Never thought you’d see Zack De La Rocha release a solo album or side-project? Think again. Since 2000, we’ve been waiting for De Le Rocha’s solo album to drop, an effort that (apparently) features production from Trent Reznor, ?uestlove, and DJ Shadow. Because De La Rocha is a perfectionist extraordinaire, the album has been put on hold, and some speculate whether it will ever be released. This year, in a move somewhat surprising for a perfectionist, De La Rocha–supplying keyboard riffs and vocals–teamed up with former Mars Volta drummer, Joe Theodore, to form the group One Day As A Lion. They even released a 5-song EP–that’s five more songs than some people thought they’d ever see from a non-Rage Against The Machine, De La Rocha project.

Never say never.

Gas will never be cheap again. How’s $1.30 per gallon sound to you?

O.J. will never go to jail. Guess where he’ll be spending the holidays (and the next few years)?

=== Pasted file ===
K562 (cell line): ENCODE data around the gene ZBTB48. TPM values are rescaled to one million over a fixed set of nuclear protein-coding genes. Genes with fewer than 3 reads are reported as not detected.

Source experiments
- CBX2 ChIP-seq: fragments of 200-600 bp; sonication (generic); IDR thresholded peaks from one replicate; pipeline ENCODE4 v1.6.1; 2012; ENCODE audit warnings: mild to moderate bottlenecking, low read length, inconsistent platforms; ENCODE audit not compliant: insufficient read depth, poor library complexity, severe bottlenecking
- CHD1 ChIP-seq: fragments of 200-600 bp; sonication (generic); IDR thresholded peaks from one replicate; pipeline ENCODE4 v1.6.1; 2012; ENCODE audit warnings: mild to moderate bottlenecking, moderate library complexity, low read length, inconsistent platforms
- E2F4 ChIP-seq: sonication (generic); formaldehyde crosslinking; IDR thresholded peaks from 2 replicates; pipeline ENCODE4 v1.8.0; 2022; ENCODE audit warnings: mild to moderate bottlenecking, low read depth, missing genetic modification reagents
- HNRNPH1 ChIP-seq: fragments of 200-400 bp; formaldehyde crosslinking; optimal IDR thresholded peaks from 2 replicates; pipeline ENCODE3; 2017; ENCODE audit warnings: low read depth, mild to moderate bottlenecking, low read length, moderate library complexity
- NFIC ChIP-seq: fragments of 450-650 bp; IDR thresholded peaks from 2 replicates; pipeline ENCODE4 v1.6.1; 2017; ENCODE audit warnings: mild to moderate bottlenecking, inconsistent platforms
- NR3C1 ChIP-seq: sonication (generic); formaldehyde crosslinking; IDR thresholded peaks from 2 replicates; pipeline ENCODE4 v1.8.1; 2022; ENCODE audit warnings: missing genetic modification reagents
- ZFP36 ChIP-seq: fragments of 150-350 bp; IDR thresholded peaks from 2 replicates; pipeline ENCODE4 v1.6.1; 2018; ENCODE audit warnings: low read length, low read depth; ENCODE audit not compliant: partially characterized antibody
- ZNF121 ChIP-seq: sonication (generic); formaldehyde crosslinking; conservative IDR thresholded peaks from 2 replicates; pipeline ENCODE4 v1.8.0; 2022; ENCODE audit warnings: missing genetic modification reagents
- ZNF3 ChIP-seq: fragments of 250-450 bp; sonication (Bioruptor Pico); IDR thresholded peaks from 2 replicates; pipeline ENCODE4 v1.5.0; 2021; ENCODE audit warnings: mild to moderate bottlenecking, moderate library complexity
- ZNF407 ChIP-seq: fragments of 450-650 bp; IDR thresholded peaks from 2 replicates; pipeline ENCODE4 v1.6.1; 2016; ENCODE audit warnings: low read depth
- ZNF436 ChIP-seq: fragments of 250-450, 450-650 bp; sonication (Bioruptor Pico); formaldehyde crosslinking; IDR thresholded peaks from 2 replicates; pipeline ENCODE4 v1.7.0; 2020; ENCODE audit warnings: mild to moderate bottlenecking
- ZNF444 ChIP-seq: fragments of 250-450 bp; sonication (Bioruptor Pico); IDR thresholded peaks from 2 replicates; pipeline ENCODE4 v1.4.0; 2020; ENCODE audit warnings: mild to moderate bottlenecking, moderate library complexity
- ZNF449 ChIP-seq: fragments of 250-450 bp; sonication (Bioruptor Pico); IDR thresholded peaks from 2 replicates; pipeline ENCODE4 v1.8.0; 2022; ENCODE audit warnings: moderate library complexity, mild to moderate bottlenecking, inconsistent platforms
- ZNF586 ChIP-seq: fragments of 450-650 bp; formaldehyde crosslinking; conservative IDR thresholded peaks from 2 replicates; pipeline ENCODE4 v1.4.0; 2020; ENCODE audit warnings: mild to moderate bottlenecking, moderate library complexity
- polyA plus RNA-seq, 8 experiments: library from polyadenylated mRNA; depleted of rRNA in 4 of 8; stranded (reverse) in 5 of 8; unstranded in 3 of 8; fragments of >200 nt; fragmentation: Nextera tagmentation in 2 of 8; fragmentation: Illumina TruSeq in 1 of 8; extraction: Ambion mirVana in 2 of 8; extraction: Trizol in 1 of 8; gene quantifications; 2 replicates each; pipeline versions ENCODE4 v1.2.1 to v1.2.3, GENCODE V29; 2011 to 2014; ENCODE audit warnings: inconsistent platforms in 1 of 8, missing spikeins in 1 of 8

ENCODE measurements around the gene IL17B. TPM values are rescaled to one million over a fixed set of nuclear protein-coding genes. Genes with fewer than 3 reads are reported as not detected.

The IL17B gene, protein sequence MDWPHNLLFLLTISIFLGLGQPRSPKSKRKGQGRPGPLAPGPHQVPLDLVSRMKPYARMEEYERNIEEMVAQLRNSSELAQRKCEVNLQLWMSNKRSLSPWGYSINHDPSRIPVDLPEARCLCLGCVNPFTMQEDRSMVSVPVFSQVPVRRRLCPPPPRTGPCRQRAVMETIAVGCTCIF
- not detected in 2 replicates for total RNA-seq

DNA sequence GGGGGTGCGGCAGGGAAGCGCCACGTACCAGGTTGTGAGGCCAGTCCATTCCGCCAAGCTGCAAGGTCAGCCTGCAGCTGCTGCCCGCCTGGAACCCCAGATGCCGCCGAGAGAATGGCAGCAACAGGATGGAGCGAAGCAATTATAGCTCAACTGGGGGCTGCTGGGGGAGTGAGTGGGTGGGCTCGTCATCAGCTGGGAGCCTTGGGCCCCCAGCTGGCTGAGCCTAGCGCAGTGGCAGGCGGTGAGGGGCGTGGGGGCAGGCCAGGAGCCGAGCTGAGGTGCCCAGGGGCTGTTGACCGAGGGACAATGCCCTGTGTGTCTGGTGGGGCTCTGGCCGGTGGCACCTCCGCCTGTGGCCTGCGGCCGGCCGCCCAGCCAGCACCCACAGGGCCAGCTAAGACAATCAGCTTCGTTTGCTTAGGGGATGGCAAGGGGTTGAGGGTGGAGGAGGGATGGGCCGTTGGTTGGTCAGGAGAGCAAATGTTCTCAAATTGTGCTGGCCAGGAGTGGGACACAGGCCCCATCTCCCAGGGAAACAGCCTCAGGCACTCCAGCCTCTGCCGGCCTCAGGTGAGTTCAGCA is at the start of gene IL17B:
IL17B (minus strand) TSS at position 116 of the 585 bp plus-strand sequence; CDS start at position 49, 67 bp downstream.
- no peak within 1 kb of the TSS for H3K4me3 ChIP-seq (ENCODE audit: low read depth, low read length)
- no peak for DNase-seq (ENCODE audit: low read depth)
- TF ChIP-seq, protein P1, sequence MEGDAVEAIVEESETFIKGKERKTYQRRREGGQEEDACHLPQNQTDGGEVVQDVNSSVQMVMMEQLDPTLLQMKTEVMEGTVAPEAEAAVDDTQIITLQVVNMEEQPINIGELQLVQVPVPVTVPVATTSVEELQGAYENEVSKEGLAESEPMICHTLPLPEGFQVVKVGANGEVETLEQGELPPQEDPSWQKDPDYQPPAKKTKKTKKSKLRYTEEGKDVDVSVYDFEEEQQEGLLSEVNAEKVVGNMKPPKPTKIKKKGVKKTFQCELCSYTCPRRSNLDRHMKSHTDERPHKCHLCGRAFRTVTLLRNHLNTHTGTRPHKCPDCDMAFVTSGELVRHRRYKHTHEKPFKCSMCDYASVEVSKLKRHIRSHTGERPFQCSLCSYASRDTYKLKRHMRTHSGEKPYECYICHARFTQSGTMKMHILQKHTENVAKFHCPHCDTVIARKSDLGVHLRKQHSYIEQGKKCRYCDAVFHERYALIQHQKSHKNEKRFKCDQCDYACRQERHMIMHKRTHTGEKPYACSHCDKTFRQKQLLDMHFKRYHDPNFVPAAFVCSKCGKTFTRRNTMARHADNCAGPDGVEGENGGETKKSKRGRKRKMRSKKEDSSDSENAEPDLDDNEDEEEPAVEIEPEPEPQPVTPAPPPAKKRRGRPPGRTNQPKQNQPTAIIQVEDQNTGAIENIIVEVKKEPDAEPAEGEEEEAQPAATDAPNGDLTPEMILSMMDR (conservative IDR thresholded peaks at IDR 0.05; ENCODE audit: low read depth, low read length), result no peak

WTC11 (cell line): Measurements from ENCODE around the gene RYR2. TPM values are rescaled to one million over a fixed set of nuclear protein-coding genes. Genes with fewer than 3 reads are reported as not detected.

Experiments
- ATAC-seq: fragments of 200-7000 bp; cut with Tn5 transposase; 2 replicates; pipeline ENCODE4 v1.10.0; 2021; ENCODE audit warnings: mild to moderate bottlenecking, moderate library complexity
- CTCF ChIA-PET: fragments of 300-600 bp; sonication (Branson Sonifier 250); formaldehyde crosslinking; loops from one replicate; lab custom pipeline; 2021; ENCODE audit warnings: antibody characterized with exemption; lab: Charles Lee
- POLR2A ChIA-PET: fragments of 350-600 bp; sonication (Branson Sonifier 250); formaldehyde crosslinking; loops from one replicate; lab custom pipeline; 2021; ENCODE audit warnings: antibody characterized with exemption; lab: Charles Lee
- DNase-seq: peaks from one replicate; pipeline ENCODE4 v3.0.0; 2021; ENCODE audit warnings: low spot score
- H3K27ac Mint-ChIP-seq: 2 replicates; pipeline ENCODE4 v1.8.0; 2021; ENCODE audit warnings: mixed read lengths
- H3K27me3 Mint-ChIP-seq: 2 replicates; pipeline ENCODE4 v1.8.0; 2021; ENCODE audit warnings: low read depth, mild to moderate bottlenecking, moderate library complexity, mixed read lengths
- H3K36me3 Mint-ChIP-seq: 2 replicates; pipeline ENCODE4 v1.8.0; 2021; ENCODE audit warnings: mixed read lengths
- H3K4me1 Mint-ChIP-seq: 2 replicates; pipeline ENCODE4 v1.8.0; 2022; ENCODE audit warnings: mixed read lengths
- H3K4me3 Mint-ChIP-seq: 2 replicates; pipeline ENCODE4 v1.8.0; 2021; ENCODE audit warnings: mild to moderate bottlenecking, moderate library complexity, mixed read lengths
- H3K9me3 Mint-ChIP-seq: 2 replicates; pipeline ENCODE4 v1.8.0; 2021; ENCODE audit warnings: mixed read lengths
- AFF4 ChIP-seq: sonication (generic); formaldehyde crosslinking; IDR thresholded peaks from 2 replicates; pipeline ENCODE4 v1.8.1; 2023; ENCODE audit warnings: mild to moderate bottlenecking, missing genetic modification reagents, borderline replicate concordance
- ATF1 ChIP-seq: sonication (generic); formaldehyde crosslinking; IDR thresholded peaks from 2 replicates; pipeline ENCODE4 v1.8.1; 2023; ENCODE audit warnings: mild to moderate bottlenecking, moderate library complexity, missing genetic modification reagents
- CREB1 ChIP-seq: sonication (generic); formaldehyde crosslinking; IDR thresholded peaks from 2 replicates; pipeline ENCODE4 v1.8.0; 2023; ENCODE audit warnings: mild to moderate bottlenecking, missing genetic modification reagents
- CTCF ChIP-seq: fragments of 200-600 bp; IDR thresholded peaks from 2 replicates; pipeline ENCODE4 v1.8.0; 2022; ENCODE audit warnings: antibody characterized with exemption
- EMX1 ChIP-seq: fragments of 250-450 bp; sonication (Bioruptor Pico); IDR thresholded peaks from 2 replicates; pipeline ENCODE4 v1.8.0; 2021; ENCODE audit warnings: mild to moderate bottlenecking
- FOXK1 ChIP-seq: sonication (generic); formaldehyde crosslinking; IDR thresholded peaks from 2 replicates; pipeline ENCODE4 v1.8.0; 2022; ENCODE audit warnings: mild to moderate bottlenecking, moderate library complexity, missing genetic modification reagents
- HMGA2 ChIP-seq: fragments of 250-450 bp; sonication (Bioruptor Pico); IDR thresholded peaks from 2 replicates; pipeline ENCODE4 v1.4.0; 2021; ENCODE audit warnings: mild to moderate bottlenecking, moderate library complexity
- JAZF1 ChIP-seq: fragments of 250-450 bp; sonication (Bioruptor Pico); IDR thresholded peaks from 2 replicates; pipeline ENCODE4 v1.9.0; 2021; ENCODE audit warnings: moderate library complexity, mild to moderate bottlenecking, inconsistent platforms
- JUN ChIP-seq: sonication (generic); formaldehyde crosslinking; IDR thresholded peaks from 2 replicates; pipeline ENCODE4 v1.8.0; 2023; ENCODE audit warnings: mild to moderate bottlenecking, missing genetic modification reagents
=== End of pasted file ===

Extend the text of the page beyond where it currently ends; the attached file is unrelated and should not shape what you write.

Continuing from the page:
Never thought a moose-hunting-mother-of-five could be an election and one heart attack away from being the most powerful person in the world?

Never say never.

Never thought the fastest race ever run by a human being could also include a 15-meter, self-congratulatory dance celebration (from a guy named after a lightning bolt)?

Never thought billion dollar corporations could rack up debt like a 15-year old girl going on a spending spree with her parent’s credit card?

Never thought you’d see a better Joker than Jack Nicholson?

Never thought an ex-stripper named after the devil would win an academy award for her very first screenplay (a story about a pregnant teenager with a penchant for witty slang)?

Never thought you’d see the last game at Yankee Stadium?

Never thought you’d see Brett Favre play football again?

Never thought you’d see Britney Spears with a full head of hair and her career back on track?

Never thought you’d see Trent Reznor giving away Nine Inch Nails albums away for free?

Never thought you’d see CBGB’s turn into an upscale clothing boutique?

Never thought you’d see Chinese Democracy? How about democracy in China?

Never say never, there’s always 2009…



Reminders that the ’90s were a thing

"The Place We Live" is available for a Jessie Spano-level binge on Comedy Crib.